CHENNAI: I was always sure I wanted to enter the hotel industry, but it was my love for cooking that eventually made me choose the culinary fi eld. I started my career with a reputed hotel group in Goa, and it was there that I fi rst got exposed to the nuances of Western cuisine, which I subsequently adopted. It was a senior chef from France who fi rst introduced me to this challenging cuisine. He told me that it would be doubly hard for me as I was taking on dishes that were not native to me.
I would have to learn everything from scratch — the ingredients, cooking techniques, or presentation. To do that perfectly and at the same time satisfy the customer’s taste buds was a challenge. I was also introduced to German cuisine while serving on a cruise liner — nothing can substitute learning on the job. It was my fi rst time using fruits such as apricots and peaches fresh, as they are mostly used dry in Indian cuisine. I realised my fl air for Italian cuisine soon after I met a colleague from New Zealand who also specialised it.
I was completely blown away by his dishes and presentation, because until then I was only exposed to a very continental style of cooking. I was introduced to homemade pizzas and pastas. One of the signature dishes that I have made is called ossobuco, braised veal shanks cooked in fl avours of cinnamon and bay leaf and served with a garnish of garlic and lemon juice. The interesting thing is that there are two ways to cook ossobuco — authentic and modern. A special preparation of the dish ossobuco alla Milanese is served with Risotto alla Milanese, which is a rice dish cooked and served in a broth with a creamy consistency.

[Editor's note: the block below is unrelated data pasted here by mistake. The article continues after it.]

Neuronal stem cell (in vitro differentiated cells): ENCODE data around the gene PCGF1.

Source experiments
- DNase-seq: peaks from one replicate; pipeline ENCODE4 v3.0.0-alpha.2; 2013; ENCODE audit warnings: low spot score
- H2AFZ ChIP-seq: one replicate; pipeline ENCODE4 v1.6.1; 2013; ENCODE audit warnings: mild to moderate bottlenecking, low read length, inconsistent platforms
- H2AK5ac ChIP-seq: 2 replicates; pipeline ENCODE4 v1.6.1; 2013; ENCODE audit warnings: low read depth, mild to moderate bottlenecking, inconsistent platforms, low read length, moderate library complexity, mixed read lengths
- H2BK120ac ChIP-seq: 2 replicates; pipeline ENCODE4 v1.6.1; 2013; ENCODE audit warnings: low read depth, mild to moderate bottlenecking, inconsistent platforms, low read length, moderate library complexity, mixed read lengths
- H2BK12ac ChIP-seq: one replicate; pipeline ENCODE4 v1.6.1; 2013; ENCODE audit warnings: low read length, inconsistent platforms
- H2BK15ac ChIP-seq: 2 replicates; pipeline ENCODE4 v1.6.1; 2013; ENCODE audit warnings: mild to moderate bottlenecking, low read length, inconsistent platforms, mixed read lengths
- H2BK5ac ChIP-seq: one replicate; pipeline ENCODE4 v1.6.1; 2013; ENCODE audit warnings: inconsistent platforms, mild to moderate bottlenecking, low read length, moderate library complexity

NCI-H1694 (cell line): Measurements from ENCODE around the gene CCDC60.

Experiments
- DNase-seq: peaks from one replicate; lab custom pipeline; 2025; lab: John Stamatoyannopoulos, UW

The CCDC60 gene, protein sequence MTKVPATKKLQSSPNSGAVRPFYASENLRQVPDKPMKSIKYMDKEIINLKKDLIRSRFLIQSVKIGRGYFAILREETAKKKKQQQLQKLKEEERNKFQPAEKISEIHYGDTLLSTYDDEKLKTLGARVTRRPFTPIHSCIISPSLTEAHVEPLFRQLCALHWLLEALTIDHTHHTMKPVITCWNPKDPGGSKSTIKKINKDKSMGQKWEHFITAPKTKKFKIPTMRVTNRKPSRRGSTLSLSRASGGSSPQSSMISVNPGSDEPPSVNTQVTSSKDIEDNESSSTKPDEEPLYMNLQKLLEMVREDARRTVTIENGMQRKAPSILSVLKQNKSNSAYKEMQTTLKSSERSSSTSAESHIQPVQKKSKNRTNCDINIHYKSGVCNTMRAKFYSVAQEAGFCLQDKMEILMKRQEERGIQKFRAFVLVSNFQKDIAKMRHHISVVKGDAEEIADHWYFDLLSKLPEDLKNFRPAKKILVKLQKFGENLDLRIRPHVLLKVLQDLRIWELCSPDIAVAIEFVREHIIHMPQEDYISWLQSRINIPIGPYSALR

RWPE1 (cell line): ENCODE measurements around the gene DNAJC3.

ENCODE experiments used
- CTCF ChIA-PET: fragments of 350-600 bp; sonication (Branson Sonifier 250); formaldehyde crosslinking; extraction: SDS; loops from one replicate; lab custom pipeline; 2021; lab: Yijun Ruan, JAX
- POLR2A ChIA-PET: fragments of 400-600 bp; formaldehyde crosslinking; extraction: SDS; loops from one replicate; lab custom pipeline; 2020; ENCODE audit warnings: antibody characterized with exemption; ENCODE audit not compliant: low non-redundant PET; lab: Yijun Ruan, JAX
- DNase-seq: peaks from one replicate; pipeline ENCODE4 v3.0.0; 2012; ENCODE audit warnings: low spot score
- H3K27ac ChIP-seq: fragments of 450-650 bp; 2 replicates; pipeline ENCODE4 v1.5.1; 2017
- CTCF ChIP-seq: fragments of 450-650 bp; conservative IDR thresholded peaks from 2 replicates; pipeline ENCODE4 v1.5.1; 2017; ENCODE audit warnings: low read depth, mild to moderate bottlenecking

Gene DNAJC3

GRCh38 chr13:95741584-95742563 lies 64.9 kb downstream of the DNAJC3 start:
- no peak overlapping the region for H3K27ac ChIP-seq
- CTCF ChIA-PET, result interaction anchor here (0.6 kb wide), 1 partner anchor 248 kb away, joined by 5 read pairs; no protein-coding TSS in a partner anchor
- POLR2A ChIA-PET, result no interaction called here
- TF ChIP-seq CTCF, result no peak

In fact, many of the dishes that are my specialty have been incorporated in the Italian Food Festival, which ends today. I believe you should engage a customer with all fi ve senses when he is presented a dish — so the presentation should refl ect that sentiment. Food is not just about taste, it is about making it visually appealing and to the other senses as well. Also, hard work and punctuality need to be ingrained from the start, the cooking will then follow automatically. The connection people have through food is so innate that one does not need language to portray it. Early in my career, at the breakfast counter in the hotel I was working in, I happened to take an order from a Russian lady who had to wait a tad longer for her meal. Once I presented the dish, I tried using my own sign language to convey my apologies — as I did not know Russian and she didn’t speak English! She appreciated my dish in her own way. A translator confi rmed this later to me.